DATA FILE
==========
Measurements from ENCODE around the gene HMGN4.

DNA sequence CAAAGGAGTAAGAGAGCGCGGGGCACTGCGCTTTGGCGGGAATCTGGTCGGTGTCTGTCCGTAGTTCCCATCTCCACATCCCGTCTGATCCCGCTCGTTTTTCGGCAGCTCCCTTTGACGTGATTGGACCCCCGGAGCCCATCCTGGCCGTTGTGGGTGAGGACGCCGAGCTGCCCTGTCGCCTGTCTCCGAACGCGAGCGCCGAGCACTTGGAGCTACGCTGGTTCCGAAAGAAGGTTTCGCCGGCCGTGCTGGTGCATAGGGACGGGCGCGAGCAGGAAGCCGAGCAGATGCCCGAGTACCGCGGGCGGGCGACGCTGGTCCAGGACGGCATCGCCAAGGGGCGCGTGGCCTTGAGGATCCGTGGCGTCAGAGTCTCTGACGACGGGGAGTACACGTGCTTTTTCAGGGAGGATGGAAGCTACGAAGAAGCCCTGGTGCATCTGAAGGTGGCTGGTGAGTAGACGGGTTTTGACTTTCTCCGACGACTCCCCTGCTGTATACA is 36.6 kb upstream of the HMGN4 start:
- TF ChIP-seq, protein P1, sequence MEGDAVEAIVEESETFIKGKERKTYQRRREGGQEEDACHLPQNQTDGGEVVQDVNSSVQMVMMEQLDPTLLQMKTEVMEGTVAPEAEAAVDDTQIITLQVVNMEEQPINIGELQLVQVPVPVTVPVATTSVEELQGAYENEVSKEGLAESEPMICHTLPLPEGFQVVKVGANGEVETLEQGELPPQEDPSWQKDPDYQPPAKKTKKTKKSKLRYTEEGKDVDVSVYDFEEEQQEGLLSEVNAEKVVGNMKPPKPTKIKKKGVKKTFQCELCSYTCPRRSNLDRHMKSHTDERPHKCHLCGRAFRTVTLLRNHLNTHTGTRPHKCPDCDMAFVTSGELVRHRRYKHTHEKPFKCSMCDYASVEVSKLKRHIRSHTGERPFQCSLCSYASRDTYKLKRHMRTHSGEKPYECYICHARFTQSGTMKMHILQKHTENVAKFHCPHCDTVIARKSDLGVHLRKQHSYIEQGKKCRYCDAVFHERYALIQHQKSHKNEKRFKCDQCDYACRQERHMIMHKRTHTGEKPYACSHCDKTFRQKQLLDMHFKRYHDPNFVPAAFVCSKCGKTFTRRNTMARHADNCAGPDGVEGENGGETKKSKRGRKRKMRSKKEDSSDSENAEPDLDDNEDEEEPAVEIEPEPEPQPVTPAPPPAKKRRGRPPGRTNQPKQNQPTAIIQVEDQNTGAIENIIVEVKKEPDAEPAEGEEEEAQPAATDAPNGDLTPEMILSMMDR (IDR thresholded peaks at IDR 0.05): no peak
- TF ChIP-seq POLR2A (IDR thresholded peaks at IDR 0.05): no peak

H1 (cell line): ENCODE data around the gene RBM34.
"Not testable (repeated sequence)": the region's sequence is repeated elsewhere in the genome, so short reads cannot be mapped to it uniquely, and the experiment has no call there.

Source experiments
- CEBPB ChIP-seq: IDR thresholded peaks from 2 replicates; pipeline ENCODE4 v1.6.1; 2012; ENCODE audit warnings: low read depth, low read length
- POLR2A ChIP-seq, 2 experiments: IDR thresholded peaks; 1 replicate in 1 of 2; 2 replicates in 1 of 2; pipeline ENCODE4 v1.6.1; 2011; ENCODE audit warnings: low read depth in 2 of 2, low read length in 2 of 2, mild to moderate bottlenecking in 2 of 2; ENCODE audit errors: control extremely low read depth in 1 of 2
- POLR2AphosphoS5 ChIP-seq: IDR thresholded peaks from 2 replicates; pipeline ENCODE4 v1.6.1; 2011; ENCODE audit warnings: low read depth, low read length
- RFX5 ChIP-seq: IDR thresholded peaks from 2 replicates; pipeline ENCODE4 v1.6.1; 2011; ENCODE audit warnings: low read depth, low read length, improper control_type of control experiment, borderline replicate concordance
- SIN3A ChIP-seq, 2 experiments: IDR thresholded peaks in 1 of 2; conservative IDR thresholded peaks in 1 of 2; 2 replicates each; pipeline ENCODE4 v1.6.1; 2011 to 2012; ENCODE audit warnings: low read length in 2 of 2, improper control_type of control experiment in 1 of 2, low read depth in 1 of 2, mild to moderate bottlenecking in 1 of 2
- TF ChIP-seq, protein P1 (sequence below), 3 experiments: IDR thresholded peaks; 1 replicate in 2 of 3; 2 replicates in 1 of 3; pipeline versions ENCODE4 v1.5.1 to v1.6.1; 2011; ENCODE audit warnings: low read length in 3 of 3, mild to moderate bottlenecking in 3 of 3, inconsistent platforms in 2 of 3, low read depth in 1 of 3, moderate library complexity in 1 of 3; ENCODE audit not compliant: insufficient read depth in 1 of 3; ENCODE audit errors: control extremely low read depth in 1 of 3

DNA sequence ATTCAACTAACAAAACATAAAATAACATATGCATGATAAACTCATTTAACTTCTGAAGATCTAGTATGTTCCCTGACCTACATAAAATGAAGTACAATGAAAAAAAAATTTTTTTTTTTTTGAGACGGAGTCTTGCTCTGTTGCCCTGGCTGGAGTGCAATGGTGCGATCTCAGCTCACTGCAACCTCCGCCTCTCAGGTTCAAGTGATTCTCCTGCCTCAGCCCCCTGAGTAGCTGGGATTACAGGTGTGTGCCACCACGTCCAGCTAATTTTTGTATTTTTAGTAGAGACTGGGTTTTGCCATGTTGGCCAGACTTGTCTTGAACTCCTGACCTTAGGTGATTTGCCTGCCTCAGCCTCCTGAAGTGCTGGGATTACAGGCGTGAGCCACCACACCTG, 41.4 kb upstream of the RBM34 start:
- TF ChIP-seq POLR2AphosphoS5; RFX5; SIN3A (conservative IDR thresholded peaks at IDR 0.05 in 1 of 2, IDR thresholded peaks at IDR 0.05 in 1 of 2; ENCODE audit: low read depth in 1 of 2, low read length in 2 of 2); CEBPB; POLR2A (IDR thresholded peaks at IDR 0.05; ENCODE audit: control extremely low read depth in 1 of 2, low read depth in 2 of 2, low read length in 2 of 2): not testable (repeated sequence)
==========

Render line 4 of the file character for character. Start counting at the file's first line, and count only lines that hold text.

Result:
- TF ChIP-seq POLR2A (IDR thresholded peaks at IDR 0.05): no peak